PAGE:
Eye for an EyeInfinite RealmsGirls' Night OutTorrent of TerrorForever PhantomUrban JungleLivin' LargeBoxed Up FuryFrightmareClaw of the WildD-StabilizedPhantom Planet


Eye for an Eye

  • Title: "Eye for an eye" is a term used to refer to reciprocating inflicted injuries via an equivalent injury. For example, if one person pokes another in the eye, the latter pokes the former back. It is also part of a famous quote by Mahatma Ghandi "An eye for an eye only ends up making the whole world blind." However, it may likely reference Matthew 5:38 the most, where Jesus talks about not taking revenge on people's enemies.
  • McMaster's is a play on the fast food restaurant McDonald's.

Infinite Realms

  • The title and plot of this episode are based on DC Comics' Limited Series Infinite Crisis in which the Heroes of the DC Universe have to stop a madman's remodeling of the reality of Earth.
S03e02 Michael Jackson cameo

Michael Jackson in Danny Phantom

  • Michael Jackson is seen at his trial in 2005 while Vlad is flipping through channels.
  • When Danny blasts the icicle out of Frostbite's back and Frostbite calms down, this could be loosely referencing to Aesop's Androcles and the Lion.

Girls' Night Out

  • Title: A "girls' night out" is an evening in which females bond.
  • A monster appears at one point in the episode. It might be a reference to water cryptids.

Torrent of Terror

  • Title: "Torrent of Terror" is a pun referring to Vortex's weather-related powers, as "torrent" means a rushing stream of water or lava.

Forever Phantom

  • Title: This might be an allusion to the Rod Stewart song "Forever Young."
  • Caption: An allusion to the phrase "the sky's the limit."
  • When Danny's parents burst into Sam's room looking for their son, and Sam and Tucker are lying and saying Danny went out running, there is a poster for the band Nine Inch Nails in the background.
  • When Jack asks Danny if he wants some Fento-Bismol, this is a reference to the real-life Pepto-Bismol.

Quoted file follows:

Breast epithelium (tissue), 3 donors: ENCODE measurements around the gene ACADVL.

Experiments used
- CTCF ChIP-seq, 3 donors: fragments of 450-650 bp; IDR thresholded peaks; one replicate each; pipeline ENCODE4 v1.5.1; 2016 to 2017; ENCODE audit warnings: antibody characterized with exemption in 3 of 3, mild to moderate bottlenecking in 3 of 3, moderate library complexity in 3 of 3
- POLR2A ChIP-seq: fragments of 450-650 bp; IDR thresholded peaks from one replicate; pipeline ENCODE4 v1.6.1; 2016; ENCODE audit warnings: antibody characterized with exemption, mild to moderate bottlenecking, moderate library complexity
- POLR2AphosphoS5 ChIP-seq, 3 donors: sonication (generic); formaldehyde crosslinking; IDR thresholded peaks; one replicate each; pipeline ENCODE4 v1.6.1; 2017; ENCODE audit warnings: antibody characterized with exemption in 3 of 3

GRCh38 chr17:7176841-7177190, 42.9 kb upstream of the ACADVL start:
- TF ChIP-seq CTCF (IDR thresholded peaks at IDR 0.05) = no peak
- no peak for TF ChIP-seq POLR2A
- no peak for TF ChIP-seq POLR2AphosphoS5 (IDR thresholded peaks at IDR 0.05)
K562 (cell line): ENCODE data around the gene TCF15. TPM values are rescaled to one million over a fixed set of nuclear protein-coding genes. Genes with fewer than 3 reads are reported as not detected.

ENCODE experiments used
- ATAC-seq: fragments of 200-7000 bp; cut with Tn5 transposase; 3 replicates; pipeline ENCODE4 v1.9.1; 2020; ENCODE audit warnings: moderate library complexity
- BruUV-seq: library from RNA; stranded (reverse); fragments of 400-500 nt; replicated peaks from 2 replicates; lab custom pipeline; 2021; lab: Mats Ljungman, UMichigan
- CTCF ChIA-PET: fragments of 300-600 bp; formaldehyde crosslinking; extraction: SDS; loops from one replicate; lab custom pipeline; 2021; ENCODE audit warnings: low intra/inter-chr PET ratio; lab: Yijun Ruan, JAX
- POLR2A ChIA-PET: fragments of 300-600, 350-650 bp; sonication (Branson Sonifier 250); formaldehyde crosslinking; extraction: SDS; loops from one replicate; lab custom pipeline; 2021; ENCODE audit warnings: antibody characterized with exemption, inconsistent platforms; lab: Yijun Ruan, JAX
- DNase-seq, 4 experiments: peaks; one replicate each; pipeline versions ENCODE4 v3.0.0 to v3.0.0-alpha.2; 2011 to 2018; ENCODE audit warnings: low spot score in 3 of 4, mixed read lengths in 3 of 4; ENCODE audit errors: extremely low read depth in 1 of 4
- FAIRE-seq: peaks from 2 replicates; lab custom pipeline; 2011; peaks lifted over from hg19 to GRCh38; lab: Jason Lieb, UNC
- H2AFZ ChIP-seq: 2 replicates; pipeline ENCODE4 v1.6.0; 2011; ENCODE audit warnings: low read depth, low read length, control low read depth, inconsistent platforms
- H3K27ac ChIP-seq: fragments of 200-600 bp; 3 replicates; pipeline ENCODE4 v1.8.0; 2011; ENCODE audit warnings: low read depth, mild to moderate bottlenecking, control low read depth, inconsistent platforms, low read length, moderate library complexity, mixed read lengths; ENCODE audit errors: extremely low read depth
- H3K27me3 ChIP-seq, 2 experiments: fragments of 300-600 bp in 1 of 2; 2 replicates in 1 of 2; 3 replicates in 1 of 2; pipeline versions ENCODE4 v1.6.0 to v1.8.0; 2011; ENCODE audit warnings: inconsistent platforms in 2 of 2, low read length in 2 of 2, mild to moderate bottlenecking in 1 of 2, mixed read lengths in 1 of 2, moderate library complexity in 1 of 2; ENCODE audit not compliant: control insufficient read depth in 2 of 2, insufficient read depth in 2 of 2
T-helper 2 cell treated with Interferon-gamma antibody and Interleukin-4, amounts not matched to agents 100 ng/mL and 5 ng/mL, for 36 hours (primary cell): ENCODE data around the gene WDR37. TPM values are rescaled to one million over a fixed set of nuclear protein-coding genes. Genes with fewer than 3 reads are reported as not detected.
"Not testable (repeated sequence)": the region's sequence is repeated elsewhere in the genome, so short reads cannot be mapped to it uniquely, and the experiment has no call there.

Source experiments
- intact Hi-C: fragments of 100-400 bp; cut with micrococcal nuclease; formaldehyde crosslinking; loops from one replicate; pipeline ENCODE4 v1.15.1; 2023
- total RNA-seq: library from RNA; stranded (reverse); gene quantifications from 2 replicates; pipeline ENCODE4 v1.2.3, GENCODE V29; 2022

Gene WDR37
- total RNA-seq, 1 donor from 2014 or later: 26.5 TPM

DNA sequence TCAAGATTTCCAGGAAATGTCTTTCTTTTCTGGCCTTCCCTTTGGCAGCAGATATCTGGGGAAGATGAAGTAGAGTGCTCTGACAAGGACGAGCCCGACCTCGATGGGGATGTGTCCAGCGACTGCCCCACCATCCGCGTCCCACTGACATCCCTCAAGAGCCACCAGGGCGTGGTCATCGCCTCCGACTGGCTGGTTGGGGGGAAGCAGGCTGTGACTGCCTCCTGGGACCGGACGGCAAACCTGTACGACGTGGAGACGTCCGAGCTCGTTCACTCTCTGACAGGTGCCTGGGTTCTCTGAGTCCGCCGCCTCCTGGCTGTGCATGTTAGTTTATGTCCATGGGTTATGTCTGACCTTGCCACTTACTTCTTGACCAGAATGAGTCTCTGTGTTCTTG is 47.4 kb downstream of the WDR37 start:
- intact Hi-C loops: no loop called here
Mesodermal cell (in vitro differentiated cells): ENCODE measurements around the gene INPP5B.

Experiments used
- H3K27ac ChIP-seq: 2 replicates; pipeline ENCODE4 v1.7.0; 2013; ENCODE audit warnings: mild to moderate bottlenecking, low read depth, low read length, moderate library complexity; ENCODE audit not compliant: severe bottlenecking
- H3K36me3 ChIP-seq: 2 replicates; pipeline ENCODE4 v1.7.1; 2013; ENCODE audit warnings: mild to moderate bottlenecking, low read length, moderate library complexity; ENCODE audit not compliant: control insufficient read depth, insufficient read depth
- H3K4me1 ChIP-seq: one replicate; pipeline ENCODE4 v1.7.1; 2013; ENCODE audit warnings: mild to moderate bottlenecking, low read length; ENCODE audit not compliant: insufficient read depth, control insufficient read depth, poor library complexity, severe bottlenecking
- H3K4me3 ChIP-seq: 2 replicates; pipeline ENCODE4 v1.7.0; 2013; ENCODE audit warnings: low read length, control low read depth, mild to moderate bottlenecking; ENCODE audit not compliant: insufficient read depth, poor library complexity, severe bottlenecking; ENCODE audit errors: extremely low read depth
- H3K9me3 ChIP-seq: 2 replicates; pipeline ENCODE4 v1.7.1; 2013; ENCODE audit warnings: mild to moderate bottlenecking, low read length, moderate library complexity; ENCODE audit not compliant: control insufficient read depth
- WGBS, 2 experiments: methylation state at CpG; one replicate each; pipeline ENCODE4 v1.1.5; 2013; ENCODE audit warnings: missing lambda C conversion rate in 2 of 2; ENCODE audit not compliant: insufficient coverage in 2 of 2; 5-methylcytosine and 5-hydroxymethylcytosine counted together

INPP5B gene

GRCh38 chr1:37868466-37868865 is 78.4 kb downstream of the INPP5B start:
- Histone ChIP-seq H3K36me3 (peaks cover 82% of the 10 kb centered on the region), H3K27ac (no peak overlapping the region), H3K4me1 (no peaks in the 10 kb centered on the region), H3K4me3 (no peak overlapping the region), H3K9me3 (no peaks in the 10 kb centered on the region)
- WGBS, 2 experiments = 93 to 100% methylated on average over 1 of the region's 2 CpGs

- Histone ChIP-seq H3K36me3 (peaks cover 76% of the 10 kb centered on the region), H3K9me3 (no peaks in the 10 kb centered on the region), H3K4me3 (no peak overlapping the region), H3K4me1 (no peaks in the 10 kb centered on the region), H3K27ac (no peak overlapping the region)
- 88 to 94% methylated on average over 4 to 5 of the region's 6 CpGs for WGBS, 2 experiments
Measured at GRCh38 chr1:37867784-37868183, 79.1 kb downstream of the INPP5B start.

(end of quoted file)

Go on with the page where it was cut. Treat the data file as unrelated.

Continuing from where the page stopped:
• When Amorpho (disgised as Lancer) bumps into Mr Lancer in the hall way the real Mr Lancer cries out Prince and the Pauper.

Urban Jungle

  • Title: "Urban Jungle" is another term for a city.
  • Danny's speech to Undergrowth, "As the duly deputized protector of Amity Park..." is possibly a reference to Doctor Raymond Stantz's speech to Gozer, "As a duly designated representative of the City, County and State of New York..." in the movie Ghostbusters.
  • The scene of Danny being revived in Frostbite's Realm is an allusion to the Hoth Echo Base in Star Wars Episode V: The Empire Strikes Back. Creator Butch Hartman's love of the movie series is well known, making several allusions to the movies in his cartoon series. Coincidentally, Mark Hamill (who played Luke Skywalker in the original Star Wars trilogy) does the voice of the evil Undergrowth.
  • Frostbite sometimes talks in "Object Subject Verb" format, similar to Yoda from Star Wars.
  • The green clothing Sam wore under Undergrowth's mind control the first time were reminiscent of Poison Ivy, a Batman villainess. Sam's later appearance as Queen is possibly a reference to Disney's Sleeping Beauty's villainess Maleficent. A further reference to this are the overgrown thorny vines that have taken over the city.
  • The name of Sam's Venus Flytrap "Demilo" is a pun on the famous statue "Aphrodite of Milos" better known as "Venus de Milo".
  • This episode is similar to the 1997 film, Batman and Robin where Danny has Ice power similar to Mr. Freeze's ray gun, and Sam being a plant queen like Poison Ivy.
  • The prospect of Sam played by Grey DeLisle being seen as Undergrowth's daughter is a reference to Princess Azula and Fire Lord Ozai in Avatar: The Last Airbender.

Livin' Large

  • Vlad Masters is shown holding a copy of the Wall Street Journal.
  • The neighborhood where Vlad lives, and the Fentons move in, is called "Ultra-Posh Polter Heights," a reference to the horror classic Poltergeist.
  • After the Guys in White capture Sam and Tucker, one of them calls them "meddling kids," a reference to Scooby-Doo.
  • The moving van in the episode called "Careless-movers" have their initials on the door reading CM.
  • Danny's butler giving him advice is a reference to Alfred from the Batman series.